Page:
Traveling armed is common in some areas. On a recent morning, the man who lives near the area where Melo’s killing took place entered the woods fully camouflaged and carrying a Mossberg shotgun, with a holstered Desert Eagle .44 Magnum pistol and night-vision goggles at his side.
“We just passed two marijuana grows,” he whispered. “There’s another up ahead that’s worth half a million dollars.”
Mountain bikers, mushroom pickers, scientists and foresters still spend time in the hills, but some locals have begun to avoid the area.
The community of Covelo in eastern Mendocino County once had a thriving annual deer hunt. These days, “no one goes to the east side of Covelo to hunt” for fear of stumbling on pot farms, said Wayne Briley, chief of Mendocino County’s hazardous materials team. “I have friends who hunt, who can’t. Growers have taken away their area.”
Fort Bragg Fire Chief Steve Orsi added: “Back in the day, when your kid got old enough, you brought him out in the woods. It used to be a serene place. I cherish the time that I did it…. Now, I’m not bringing my kid out there.”
The violence has spread to nature itself.
To hide from authorities, pot farmers have taken to growing marijuana inside lighted shipping containers powered by diesel generators. The strategy has left the woods pocked with diesel spills and piles of trash.
In the last year, officers have been finding pot plantations, particularly those run by Mexican nationals, ringed with highly toxic d-CON to kill rats that could eat their crops. Often nearby are dead owls and foxes that had eaten contaminated rodents.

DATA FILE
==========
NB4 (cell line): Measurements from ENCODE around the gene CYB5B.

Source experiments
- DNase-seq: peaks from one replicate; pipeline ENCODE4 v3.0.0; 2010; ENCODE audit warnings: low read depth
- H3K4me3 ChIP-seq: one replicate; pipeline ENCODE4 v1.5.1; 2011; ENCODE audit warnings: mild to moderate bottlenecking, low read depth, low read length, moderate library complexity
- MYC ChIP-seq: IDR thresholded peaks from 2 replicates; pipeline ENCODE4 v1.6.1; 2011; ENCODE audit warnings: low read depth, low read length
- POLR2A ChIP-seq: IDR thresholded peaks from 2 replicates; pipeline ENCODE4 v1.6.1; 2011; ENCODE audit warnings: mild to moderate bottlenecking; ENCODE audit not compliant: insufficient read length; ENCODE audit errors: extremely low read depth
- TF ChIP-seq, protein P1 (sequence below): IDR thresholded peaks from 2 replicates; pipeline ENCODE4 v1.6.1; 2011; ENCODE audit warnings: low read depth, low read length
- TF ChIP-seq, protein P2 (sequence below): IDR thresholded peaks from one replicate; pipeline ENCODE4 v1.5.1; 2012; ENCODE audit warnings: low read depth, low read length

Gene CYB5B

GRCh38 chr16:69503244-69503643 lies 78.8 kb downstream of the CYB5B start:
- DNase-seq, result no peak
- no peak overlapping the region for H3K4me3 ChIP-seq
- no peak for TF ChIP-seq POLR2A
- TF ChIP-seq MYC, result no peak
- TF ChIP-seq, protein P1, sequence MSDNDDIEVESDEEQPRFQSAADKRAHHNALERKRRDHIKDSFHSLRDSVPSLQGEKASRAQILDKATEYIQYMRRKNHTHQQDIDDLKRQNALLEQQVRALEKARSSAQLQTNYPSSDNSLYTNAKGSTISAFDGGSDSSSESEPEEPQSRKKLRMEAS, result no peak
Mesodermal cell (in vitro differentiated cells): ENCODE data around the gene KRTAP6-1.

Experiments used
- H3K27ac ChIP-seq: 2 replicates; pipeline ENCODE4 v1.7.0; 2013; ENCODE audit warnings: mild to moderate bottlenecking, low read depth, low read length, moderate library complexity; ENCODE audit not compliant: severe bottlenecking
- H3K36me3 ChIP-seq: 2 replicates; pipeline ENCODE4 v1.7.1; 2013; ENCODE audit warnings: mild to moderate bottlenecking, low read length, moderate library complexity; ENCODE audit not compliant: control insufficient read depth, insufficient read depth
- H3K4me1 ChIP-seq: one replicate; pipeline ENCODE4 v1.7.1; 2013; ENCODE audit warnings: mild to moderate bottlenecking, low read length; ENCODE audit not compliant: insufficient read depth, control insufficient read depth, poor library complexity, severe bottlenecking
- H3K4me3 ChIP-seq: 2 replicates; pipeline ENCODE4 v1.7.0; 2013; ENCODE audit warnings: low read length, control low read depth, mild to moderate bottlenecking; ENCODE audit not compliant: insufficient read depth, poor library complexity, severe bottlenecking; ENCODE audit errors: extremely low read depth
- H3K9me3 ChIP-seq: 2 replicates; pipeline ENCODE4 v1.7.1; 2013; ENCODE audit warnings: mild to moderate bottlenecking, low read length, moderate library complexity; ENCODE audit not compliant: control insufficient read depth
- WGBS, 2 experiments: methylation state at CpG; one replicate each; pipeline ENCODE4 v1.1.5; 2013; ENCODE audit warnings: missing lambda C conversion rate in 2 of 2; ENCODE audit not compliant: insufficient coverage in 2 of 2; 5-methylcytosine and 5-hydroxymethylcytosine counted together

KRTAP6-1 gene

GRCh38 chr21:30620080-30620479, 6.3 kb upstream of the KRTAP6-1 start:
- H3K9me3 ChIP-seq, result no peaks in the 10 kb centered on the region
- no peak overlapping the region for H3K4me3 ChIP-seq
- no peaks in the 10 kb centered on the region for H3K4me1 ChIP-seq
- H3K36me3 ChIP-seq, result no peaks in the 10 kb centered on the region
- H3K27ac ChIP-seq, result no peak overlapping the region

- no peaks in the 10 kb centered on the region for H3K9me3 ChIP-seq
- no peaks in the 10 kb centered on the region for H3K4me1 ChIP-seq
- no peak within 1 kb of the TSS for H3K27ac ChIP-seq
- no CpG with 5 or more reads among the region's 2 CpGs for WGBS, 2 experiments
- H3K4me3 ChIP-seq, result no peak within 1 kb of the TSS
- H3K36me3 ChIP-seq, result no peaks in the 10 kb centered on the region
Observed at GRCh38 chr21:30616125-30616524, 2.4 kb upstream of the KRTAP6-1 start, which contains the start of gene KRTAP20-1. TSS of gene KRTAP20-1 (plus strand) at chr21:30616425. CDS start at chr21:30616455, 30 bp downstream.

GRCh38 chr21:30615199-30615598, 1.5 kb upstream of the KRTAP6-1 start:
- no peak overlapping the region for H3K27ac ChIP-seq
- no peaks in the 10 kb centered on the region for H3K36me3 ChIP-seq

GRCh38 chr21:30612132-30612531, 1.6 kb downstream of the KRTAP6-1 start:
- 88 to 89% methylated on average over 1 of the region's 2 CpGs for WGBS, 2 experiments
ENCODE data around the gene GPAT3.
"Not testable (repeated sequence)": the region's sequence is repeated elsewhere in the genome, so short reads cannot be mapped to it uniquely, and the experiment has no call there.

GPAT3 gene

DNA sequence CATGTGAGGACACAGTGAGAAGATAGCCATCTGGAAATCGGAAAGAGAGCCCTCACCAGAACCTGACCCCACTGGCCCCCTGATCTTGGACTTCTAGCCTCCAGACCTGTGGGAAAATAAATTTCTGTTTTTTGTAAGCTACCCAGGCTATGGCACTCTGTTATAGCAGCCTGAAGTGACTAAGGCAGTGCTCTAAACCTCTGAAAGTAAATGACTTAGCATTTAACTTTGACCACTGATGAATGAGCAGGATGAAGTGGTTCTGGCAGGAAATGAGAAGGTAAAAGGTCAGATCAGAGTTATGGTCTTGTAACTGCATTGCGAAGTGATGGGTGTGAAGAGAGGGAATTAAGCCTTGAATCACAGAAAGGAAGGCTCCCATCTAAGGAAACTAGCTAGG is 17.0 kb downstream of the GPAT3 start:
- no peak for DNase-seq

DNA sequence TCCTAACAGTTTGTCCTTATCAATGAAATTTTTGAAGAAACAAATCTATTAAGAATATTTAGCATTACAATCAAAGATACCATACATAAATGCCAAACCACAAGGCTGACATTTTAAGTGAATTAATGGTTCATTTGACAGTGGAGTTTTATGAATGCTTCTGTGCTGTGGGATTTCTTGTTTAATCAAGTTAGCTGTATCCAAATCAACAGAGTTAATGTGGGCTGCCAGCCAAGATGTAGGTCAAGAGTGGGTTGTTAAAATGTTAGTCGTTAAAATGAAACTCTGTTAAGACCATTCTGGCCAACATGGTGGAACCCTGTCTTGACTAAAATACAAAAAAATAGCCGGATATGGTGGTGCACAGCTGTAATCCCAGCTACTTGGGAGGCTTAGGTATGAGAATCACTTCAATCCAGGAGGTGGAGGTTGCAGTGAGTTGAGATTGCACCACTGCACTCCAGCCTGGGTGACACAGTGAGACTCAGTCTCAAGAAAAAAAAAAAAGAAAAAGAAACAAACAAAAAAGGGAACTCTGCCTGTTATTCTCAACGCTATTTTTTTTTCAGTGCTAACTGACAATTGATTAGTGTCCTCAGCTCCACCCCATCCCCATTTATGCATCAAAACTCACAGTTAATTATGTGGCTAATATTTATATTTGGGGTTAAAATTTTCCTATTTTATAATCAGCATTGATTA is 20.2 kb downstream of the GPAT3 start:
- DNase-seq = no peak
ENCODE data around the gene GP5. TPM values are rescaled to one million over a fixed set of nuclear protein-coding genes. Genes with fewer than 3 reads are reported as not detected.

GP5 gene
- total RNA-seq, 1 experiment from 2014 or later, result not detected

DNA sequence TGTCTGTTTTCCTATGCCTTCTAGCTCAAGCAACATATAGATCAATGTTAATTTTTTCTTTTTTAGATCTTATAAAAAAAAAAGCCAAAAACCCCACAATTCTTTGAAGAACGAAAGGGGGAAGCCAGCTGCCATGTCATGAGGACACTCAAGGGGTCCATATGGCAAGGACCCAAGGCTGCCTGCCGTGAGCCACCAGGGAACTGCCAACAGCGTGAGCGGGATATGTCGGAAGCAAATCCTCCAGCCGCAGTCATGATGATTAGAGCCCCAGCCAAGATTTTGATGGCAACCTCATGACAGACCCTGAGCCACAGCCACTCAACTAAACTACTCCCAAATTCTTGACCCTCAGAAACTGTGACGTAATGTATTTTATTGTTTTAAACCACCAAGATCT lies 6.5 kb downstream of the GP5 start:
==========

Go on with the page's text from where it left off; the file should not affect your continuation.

“There’s a whole ecosystem of death that goes up from this rodenticide,” Briley said.
In a region banking on tourism to keep it from economic collapse, one of its great natural attractions — the forest — now seems as toxic as any polluted river.
For all the changes of the last decade, Fort Bragg residents were still struggling to absorb the loss of Jere Melo, whose death hit so much closer to home than the usual drug shootout.
“Right now, what people feel isn’t fear; it’s sadness,” said Rich Pyorre, an insurance agent.
The town’s annual Paul Bunyan Days celebration, held over Labor Day weekend, is honoring Melo this year. A memorial with his photo stood in the lobby of City Hall. Store windows displayed wanted posters with Bassler’s photo.
Next Saturday, a memorial for Melo will be held at the high school stadium. Much of Fort Bragg, population 7,000, is expected to turn out. Meanwhile, the manhunt for his alleged killer continued through the forests that have sustained the town for years.
Even if he is found, no one expects the mountains to be quite the same again.
For decades, timberland caretakers like Melo have been unarmed retired foresters, driving around in trucks to make sure no one was collecting firewood or camping in private woodlands. It was a simple job — a long-accepted part of the forest landscape — that kept many men active well into retirement.
“Their focus is going to change; they’ve got to be real cops,” said Briley, Mendocino’s hazmat chief. “It used to be they’d have a beer with [campers and trespassers] and send them on their way. Those days are obviously over.”